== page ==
Kate Kellaway's article on place in literature. Apparently, setting a novel in Hounslow or Willesden is a radical departure from the Hampstead convention. Except Kellaway tries to defend the Hampstead convention by making out that its critics (J.G. Ballard, a Hounslow-and-Willesden man himself, is one of these) are actually promoting an anti-woman agenda. (!)
Of course, the eye of this article only shifts away from London and its immediate environs about halfway down, when we're given examples of regional fiction which are either so blindingly obvious as to scarcely need mentioning (anyone writing an article on literature for a serious newspaper should know better than to try and present Niall Griffiths as an obscure author) or simply not regional. Phillip Hensher's The Northern Clemency, for example, is the product of a southern-minded, if not precisely southern, author looking to show that he can 'write the north'. The thing about The Northern Clemency, however, is that it packages its content with the London-based reader in mind: as a record of the Miners' Strike, for example, it is very much of the persuasion that the strike requires a framing of quaint, Full Monty-ish, otherness rather than (as in the case of David Peace's GB84) becoming the metanarrative in itself.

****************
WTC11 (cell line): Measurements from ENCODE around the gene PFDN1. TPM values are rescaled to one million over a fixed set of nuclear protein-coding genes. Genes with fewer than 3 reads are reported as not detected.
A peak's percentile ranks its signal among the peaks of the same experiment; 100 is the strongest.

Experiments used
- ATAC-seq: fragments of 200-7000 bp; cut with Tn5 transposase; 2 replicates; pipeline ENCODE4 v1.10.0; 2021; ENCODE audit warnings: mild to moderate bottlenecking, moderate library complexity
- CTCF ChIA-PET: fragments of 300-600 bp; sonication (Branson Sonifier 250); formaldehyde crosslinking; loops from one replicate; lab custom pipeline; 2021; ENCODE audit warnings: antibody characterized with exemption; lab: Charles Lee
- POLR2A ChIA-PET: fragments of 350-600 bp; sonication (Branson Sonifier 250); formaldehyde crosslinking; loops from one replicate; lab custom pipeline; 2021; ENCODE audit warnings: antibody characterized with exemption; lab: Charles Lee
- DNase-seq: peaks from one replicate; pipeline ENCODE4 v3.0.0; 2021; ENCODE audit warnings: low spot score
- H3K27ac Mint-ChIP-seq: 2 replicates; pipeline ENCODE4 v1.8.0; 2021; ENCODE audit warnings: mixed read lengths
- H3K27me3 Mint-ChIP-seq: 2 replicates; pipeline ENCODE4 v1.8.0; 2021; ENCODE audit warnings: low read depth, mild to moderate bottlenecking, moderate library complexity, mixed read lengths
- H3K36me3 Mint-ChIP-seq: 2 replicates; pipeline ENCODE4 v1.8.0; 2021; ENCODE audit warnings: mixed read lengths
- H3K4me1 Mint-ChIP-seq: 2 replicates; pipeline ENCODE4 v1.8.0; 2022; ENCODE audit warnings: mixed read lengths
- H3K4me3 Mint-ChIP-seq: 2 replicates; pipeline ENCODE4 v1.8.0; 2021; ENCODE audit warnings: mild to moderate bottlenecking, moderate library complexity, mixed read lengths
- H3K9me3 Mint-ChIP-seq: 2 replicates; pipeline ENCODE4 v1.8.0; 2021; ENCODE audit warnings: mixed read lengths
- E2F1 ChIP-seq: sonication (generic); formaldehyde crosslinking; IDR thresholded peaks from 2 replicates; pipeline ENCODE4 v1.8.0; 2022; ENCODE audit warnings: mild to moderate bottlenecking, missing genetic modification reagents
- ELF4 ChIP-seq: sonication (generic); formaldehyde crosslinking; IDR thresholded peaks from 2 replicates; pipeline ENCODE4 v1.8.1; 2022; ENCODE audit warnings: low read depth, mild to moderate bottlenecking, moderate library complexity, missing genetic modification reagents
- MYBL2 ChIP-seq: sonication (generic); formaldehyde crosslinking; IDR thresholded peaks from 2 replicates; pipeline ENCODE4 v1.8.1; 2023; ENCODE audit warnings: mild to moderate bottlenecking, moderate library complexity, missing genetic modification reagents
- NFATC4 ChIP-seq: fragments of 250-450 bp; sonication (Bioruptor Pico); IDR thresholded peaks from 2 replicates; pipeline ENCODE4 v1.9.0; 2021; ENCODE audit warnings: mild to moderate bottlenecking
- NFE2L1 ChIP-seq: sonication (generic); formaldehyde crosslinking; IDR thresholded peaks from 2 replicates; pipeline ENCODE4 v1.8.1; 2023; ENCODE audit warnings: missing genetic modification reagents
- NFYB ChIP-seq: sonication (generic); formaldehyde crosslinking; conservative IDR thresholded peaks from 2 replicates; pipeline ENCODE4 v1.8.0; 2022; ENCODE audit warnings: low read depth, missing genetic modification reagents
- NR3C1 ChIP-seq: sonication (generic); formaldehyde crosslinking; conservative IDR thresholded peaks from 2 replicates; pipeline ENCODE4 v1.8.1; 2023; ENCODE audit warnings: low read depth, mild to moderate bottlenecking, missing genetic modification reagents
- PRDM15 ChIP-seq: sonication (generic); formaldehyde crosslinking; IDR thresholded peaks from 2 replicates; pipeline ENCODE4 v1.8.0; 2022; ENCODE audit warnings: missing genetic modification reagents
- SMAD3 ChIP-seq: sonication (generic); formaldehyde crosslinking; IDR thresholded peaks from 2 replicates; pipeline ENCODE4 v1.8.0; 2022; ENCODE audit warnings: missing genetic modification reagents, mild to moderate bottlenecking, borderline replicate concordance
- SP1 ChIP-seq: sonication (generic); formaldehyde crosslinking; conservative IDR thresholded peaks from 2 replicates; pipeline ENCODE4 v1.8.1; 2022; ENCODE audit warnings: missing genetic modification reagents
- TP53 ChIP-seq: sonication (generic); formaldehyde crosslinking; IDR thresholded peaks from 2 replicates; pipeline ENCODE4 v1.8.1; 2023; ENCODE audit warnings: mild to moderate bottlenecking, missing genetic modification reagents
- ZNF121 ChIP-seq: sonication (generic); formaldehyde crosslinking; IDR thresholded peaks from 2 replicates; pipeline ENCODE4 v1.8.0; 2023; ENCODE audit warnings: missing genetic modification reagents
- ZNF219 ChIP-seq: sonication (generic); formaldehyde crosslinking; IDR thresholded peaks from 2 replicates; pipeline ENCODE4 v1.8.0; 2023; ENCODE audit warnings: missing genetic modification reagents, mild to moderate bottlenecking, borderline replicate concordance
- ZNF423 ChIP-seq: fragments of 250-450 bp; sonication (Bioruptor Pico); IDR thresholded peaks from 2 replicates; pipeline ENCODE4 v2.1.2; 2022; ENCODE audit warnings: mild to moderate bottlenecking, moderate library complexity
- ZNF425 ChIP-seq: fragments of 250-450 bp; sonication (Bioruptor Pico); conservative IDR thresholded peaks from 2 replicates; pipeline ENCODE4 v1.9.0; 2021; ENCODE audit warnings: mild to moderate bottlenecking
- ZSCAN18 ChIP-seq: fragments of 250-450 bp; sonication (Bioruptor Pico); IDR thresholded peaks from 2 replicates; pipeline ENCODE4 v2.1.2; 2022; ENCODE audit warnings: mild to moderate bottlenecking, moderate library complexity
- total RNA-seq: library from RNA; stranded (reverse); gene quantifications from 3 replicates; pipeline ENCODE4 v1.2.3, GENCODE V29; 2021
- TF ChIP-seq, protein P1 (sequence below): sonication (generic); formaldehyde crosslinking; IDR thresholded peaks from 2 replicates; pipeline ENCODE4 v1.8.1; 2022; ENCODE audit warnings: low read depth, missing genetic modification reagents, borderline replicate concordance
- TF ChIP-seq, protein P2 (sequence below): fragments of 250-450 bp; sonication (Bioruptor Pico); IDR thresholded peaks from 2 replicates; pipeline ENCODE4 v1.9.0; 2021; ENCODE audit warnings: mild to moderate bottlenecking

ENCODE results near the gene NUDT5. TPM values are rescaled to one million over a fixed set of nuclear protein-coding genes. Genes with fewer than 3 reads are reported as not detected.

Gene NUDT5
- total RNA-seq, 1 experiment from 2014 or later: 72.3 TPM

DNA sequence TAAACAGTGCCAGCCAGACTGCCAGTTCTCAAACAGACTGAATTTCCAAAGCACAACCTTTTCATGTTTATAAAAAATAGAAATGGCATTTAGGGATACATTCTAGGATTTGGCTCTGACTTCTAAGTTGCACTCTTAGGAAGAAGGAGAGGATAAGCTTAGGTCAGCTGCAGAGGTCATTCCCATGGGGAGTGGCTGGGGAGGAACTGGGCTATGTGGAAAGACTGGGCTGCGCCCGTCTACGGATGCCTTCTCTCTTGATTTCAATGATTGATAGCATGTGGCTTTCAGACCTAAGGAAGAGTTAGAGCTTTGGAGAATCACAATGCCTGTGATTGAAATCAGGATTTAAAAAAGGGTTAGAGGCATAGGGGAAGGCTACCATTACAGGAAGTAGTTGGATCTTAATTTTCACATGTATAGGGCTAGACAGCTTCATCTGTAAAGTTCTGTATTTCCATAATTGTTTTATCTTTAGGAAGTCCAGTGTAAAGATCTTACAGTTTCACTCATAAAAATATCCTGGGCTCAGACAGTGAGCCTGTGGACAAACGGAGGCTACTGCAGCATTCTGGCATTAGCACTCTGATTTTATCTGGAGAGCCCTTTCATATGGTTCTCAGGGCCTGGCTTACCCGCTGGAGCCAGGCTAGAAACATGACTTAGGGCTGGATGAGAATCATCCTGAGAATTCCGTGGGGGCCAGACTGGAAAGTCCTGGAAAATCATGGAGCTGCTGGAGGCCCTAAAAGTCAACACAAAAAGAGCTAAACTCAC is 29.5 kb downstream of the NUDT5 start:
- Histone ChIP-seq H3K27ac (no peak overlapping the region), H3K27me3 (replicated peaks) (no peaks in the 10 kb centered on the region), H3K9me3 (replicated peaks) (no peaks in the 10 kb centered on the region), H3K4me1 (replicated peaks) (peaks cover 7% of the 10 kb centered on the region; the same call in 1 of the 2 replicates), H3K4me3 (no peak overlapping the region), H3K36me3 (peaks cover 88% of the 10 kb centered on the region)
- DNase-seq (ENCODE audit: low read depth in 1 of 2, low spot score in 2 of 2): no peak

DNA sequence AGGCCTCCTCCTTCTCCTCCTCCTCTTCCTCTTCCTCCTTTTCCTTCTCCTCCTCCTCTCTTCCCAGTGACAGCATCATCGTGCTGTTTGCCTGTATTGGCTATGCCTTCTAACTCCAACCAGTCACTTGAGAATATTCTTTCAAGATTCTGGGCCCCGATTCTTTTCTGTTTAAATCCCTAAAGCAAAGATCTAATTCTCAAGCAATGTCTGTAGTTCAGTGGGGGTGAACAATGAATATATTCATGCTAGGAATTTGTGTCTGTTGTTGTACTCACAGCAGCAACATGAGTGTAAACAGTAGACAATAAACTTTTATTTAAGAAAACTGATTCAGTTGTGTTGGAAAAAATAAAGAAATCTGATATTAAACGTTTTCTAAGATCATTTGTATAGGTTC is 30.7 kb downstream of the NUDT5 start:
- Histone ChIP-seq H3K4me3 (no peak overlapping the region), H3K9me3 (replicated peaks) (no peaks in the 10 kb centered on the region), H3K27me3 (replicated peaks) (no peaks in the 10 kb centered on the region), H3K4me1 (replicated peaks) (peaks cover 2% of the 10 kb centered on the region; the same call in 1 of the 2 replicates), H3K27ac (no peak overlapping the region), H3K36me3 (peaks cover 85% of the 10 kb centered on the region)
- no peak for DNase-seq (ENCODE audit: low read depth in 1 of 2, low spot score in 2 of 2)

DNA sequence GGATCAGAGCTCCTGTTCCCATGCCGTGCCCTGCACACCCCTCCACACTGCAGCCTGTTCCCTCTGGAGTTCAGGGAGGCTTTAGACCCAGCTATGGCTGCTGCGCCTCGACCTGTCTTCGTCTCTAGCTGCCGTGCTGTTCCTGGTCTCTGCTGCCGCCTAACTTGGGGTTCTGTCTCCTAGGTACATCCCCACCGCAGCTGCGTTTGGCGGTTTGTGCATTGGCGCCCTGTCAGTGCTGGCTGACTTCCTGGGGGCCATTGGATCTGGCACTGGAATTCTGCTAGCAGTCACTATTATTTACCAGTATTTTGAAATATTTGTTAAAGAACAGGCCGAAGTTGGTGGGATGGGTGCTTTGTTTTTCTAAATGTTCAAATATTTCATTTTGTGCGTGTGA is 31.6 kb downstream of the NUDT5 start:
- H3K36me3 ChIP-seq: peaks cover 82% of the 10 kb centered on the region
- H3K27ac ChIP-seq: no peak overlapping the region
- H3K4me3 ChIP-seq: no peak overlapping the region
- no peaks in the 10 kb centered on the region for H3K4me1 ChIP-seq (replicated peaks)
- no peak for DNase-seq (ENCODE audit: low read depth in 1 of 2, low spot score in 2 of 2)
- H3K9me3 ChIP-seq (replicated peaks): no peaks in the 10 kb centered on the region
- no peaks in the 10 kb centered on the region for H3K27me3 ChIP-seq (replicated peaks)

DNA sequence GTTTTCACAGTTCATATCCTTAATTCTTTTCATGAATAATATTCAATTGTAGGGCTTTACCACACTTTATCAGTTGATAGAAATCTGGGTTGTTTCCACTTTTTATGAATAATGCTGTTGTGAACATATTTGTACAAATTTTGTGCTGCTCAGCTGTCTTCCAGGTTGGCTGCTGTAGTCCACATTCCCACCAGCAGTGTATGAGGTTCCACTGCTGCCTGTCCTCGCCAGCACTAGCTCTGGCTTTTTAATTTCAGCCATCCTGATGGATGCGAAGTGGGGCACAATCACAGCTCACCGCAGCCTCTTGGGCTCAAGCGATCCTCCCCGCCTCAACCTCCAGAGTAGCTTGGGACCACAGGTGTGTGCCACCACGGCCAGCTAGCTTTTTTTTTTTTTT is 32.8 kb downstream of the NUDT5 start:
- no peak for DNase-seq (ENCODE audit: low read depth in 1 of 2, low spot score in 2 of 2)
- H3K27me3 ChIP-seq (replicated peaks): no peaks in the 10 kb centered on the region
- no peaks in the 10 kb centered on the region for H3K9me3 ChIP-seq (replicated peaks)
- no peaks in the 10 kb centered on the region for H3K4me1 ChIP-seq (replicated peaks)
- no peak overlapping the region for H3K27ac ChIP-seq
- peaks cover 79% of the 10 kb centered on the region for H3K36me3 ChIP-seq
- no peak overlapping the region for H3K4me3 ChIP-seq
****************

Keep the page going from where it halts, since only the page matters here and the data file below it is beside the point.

Reading M. John Harrison's Climbers, and A.L. Kennedy's well-founded remarks in Kellaway's article, I'm led to think that the real regional novel needs to make as few concessions as possible to a demand for the staged regional picturesque. Climbers uses its locational details in a way that would seem deictic or anatopic to the non-northern reader; that is, all place names ('Stand Edge', 'Holmfirth', 'Ellesmere Port') are unframed and stand-alone. Descriptions of, say, the industry of the Cheshire plain are made with reference to a knowledge that is already familiar with that place: Harrison rebels against the pressure of the industry to situate the non-provincial reader, implicitly arguing that the north-west is only as in need of locational explication as, for example, Regent's Park. One finds the same in many of Mark E. Smith's lyrics (my favourite? 'They talk of Chile/ while driving through Haslingden', from English Scheme.) One might even note that the Lakes Poets tended to treat their settings as givens, rather than write 'I drove up the M6 for four and a half hours/ got stuck in traffic on the toll bit near Birmingham/ listened to Radio 4 on the way/ made knowing remarks about Withnail and I/ then wandered lonely as a cloud.' That's what people like Hensher don't do, and I think that this detail is more important in the scheme of English cultural politics than is commonly admitted.
Anyway, I've covered most of this before. It's actually coalescing into a proper, grown-up article now - has anyone heard of a Journal of Northern Studies I can submit it to?